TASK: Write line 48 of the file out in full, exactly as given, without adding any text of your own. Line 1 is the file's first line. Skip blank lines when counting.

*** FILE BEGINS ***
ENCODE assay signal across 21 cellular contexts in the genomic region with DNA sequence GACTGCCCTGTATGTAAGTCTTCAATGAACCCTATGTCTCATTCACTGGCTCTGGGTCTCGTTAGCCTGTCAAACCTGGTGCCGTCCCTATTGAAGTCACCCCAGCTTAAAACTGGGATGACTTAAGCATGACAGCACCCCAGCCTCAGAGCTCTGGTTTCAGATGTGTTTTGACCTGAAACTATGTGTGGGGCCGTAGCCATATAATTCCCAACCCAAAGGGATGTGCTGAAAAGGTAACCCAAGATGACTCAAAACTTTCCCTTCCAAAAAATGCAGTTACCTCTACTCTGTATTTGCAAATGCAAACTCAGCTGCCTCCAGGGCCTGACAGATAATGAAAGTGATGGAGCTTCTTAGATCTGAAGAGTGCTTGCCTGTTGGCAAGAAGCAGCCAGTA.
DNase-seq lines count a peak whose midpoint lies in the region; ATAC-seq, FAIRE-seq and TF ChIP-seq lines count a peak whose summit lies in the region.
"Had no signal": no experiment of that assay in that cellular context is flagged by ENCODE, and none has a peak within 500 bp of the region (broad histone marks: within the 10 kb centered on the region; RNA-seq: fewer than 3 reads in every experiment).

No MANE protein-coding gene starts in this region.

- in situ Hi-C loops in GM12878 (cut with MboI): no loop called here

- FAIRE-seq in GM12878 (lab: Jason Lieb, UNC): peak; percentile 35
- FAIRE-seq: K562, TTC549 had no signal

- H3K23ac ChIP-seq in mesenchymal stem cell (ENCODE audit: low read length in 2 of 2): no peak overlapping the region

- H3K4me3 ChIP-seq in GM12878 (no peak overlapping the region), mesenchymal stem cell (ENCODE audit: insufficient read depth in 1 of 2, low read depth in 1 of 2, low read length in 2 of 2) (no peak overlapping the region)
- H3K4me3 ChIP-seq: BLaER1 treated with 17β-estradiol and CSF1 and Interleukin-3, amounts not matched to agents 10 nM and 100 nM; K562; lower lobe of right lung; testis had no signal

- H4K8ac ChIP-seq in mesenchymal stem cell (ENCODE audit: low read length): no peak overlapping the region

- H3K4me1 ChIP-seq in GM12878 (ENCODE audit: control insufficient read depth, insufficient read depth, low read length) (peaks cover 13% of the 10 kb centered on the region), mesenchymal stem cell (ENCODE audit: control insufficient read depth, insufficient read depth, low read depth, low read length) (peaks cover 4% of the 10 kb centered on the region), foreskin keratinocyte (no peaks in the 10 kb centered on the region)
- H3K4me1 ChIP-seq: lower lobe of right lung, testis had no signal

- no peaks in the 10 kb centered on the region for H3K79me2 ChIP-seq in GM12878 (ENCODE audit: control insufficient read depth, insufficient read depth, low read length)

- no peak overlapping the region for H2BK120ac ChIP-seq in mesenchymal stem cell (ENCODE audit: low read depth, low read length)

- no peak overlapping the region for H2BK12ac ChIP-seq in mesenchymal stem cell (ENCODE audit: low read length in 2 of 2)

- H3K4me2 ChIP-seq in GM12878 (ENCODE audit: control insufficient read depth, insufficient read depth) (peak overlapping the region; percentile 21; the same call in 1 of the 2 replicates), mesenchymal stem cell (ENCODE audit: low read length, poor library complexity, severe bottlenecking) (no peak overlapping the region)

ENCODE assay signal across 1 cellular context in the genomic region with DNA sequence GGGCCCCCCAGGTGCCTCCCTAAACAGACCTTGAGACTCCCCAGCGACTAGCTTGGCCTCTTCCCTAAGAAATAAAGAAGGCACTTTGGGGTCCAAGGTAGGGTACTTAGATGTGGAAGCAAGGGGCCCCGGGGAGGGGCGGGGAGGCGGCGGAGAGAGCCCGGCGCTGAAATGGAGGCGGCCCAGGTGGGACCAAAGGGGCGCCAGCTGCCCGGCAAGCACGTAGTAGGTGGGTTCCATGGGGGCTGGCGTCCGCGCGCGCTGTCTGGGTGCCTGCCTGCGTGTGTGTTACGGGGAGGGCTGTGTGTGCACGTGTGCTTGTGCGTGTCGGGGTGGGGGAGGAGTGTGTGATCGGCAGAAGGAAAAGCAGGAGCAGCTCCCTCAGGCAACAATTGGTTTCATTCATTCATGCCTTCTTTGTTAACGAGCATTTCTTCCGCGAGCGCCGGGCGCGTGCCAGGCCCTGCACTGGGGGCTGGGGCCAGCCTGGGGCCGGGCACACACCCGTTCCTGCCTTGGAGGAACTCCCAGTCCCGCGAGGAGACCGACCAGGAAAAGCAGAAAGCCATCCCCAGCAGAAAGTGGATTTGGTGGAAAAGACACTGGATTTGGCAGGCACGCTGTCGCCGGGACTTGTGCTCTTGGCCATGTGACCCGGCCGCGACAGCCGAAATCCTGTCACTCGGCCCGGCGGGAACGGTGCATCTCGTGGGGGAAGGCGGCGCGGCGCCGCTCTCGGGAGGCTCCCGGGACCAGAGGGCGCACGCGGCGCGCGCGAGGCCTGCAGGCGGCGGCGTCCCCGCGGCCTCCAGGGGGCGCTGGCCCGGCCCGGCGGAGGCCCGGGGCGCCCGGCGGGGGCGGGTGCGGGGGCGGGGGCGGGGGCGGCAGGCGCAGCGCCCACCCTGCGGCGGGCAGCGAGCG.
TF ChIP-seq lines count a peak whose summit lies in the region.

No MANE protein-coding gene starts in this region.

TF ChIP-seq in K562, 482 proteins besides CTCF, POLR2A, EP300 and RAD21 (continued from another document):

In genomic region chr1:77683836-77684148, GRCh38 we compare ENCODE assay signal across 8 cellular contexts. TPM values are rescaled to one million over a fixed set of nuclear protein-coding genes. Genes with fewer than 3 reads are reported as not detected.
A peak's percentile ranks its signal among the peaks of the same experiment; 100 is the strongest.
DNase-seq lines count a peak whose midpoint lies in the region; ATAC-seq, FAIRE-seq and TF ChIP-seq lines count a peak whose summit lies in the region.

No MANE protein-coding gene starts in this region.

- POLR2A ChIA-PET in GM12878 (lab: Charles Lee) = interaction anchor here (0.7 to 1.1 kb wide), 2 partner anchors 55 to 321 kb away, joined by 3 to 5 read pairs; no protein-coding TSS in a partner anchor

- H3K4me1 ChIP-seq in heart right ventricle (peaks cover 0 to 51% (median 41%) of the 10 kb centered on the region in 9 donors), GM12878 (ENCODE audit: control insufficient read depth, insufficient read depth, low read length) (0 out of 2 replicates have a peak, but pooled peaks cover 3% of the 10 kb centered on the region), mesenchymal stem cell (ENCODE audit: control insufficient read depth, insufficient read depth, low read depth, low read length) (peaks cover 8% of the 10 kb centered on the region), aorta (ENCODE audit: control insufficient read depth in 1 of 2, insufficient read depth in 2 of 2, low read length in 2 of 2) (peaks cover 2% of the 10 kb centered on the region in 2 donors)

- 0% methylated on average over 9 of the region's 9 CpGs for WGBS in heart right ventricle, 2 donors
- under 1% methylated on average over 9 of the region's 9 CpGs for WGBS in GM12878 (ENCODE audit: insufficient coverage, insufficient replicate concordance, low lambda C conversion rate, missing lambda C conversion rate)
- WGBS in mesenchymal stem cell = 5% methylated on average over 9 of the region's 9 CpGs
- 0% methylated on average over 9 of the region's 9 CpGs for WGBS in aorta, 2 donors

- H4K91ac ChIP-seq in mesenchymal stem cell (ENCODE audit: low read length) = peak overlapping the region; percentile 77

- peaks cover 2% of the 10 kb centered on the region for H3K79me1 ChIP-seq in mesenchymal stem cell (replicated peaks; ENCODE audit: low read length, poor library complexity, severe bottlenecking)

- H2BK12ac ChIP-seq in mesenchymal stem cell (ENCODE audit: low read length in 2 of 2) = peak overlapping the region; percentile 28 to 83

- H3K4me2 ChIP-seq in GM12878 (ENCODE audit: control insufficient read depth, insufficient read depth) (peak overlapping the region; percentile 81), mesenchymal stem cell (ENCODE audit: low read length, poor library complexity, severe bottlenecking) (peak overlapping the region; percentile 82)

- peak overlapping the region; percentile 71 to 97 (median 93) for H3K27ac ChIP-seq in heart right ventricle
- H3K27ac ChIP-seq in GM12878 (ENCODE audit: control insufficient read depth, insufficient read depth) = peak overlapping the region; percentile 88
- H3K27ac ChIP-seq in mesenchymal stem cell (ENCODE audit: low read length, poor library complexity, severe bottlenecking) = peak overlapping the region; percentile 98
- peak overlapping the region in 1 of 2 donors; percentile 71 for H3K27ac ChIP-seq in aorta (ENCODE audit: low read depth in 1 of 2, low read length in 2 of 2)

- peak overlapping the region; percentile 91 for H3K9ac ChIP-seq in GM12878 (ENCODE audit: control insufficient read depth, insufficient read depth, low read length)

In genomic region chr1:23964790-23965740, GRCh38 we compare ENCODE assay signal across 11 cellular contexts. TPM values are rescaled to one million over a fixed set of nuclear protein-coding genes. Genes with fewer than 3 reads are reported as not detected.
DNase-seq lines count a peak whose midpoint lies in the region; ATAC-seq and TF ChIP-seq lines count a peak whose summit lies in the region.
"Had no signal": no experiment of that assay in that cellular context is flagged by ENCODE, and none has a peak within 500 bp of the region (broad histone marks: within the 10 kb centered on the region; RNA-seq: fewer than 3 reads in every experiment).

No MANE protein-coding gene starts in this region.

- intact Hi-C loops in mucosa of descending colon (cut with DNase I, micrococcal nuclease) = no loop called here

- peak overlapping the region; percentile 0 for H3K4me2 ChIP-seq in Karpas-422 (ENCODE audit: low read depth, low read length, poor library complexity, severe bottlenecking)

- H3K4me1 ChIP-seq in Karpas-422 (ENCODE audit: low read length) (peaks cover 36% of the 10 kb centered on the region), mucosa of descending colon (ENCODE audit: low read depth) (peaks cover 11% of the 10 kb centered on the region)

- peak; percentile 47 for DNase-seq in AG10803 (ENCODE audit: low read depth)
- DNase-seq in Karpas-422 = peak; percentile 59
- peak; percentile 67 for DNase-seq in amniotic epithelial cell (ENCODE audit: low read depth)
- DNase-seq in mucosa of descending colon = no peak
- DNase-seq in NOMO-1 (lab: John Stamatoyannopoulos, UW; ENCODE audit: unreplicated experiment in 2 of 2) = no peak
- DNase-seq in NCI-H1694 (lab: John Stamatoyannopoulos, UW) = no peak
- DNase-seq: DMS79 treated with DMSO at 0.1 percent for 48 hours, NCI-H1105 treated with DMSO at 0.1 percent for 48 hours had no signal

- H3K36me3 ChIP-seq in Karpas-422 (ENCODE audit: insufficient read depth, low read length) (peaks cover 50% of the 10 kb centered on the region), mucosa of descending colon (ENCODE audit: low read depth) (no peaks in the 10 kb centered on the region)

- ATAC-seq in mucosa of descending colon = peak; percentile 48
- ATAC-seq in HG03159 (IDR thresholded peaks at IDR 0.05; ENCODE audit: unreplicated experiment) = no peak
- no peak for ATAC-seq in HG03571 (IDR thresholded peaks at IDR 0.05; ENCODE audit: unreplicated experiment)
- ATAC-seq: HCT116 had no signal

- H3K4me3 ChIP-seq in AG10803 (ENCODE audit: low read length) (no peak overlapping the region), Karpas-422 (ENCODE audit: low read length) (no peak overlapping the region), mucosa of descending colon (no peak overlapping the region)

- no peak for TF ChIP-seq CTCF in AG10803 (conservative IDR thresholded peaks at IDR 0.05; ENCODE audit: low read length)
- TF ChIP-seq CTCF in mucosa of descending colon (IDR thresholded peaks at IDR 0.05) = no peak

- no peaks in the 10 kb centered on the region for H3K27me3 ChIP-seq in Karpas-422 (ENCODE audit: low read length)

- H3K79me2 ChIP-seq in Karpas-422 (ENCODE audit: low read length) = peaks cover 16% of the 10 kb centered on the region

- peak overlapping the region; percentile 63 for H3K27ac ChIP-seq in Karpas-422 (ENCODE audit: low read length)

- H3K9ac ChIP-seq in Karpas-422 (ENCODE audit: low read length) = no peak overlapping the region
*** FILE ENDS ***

- peak; percentile 47 for DNase-seq in AG10803 (ENCODE audit: low read depth)